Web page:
North of Toronto, we link waste treatment with architecture in the Board of Education building where inner city kids are taken to learn about nature and Native American studies. They have created a building that is powered and cooled naturally, that treats its wastes - so that it is a microcosm of the larger world. A water sculpture, marsh, pond treats wastes which flow below the surface so that the children are not in contact with it. A fountain connected to a photovoltaic array on the roof is powered by the sun, so that the water runs fast or trickles depending on the amount of energy generated, demonstrating to the children the amount of solar energy striking the building. This situation, where the flow varies, turned out to be a perfect microclimate for mosses which established themselves there. At the base the water drips through the mosses creating the purest water in the world and demonstrating a lovely connection between energy and life forms.

New projects are going in at the Oberlin College Conference Center, YMCA in Kitchner Ontario, a zero discharge facility at the University of Montana will recycle every waste the University generates including toxic materials from the laboratories which are notorious producers of hazardous waste.

Flax Pond is a 13 acre water body which in 1990 was completely comatose, having received 30 million gallons a year from a toxic landfill and septic lagoons. Sediments were 14' deep. We created a floating island at the eastern end which powered by wind and photovoltaics, circulates up to 100,000 gallons of water, drawn up from the bottom, through 9 different cells. In the last series we use plant-based systems, the first 3 are ecological fluidized beds. The process changed the anoxic condition at the bottom to one that was oxygen rich. It began to digest 50,000 cubic yards of sediment, sandy beaches appeared, the diversity of animal life in the pond increased by 4 times. This alternative to a multi-million dollar dredging project cost a few hundred thousand dollars. We analyzed the catfish in the pond, and found only traces of mercury and none in the flesh or liver, so that they were pronounced as safe as most fish supplies and better than those found in marine environments.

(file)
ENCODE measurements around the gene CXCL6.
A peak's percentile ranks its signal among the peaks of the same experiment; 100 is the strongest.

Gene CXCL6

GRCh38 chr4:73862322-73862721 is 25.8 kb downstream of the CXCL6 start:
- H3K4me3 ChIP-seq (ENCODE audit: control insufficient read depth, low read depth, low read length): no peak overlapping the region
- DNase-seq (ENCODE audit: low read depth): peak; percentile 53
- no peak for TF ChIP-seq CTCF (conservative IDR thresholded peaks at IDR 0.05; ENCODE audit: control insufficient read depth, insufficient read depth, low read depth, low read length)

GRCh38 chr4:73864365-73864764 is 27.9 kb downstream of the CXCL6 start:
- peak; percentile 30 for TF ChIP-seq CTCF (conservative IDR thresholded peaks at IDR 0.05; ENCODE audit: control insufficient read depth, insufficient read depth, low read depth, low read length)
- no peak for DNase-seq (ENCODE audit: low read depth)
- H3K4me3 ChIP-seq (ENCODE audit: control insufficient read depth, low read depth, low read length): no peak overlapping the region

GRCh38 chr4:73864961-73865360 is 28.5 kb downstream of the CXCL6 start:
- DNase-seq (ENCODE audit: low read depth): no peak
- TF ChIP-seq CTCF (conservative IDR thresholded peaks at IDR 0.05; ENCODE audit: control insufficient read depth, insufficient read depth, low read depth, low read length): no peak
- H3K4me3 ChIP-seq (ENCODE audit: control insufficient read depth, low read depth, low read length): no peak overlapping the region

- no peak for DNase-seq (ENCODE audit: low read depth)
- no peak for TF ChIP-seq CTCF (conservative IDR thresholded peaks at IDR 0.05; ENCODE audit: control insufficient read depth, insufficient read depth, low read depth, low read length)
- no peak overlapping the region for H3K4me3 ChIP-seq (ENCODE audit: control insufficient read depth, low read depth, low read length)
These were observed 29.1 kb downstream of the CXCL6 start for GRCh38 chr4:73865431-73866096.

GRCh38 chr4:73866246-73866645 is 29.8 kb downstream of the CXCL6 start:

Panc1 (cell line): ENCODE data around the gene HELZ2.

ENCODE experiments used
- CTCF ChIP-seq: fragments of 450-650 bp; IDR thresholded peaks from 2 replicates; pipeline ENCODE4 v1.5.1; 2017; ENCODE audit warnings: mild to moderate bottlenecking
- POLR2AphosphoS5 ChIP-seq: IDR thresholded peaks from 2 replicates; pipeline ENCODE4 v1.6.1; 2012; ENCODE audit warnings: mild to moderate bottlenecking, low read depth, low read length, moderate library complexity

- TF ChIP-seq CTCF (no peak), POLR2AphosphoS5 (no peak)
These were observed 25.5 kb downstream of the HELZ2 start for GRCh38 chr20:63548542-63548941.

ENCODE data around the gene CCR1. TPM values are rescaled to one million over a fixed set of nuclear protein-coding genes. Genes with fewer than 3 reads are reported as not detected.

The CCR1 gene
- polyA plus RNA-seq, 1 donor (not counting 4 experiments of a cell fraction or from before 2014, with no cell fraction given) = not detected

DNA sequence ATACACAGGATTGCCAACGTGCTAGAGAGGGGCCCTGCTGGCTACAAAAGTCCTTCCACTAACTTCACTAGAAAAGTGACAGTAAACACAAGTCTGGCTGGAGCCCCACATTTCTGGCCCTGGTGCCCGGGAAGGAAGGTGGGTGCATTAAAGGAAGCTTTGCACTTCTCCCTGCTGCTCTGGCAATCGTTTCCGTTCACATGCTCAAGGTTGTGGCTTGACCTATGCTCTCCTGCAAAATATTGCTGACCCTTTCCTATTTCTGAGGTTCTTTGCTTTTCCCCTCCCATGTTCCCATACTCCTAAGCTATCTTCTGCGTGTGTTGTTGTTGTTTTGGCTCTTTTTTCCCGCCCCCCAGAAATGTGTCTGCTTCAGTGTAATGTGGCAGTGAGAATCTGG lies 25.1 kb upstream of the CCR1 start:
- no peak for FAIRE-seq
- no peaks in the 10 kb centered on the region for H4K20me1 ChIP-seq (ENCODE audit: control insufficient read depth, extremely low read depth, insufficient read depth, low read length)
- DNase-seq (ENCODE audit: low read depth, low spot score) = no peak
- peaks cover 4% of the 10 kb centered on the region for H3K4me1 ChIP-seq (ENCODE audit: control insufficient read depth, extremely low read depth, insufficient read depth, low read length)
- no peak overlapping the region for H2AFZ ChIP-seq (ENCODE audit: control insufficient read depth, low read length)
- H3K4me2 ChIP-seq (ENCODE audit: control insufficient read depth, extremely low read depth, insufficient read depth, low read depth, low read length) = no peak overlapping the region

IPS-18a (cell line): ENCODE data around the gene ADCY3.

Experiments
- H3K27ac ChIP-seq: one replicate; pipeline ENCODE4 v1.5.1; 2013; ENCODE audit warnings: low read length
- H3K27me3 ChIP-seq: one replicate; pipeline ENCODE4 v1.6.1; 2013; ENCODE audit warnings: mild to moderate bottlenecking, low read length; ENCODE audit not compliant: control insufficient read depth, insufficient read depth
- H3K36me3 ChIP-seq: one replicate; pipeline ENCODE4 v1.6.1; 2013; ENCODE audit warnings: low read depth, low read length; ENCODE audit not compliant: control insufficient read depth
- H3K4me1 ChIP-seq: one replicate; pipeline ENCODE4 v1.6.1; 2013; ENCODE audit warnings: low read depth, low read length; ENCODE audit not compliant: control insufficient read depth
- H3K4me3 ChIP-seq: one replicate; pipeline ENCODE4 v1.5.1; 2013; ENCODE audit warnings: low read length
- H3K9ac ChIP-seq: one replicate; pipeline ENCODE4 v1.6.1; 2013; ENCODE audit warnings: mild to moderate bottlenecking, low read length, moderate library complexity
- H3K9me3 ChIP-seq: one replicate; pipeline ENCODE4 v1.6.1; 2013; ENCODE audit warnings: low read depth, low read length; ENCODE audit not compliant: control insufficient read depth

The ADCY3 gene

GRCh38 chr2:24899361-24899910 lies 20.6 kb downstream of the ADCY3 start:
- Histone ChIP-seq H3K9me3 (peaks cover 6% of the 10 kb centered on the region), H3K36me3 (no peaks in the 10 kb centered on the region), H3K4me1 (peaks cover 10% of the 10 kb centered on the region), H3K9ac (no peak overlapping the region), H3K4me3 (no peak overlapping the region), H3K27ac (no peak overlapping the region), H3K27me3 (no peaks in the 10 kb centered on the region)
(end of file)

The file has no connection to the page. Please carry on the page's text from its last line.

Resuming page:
The following Universities are engaged in research along these lines: Ohio State, U.MD, U.VT, U.FLA, U.CA Davis and Berkeley, U. AZ.

There is no single solution to environmental problems, but if you step out of the box, ecological thinking itself is a powerful tool to reflect the larger workings of nature and in different situations is very cost effective. We have built systems in all five continents and in seven countries, the newest in Sardinia where there were in-shore marine contamination problems. I have learned as a result that you can go into bad places and do good. That it is possible to restore damaged environments in a cost-effective way. That ecological restoration begins an economic engine that disaggregates waste treatment and makes it possible to consider changing from long pipes, pumping stations and unattractive aeration basins to a more beautiful means of treating waste that allows it to be incorporated as an aesthetic part of the community.”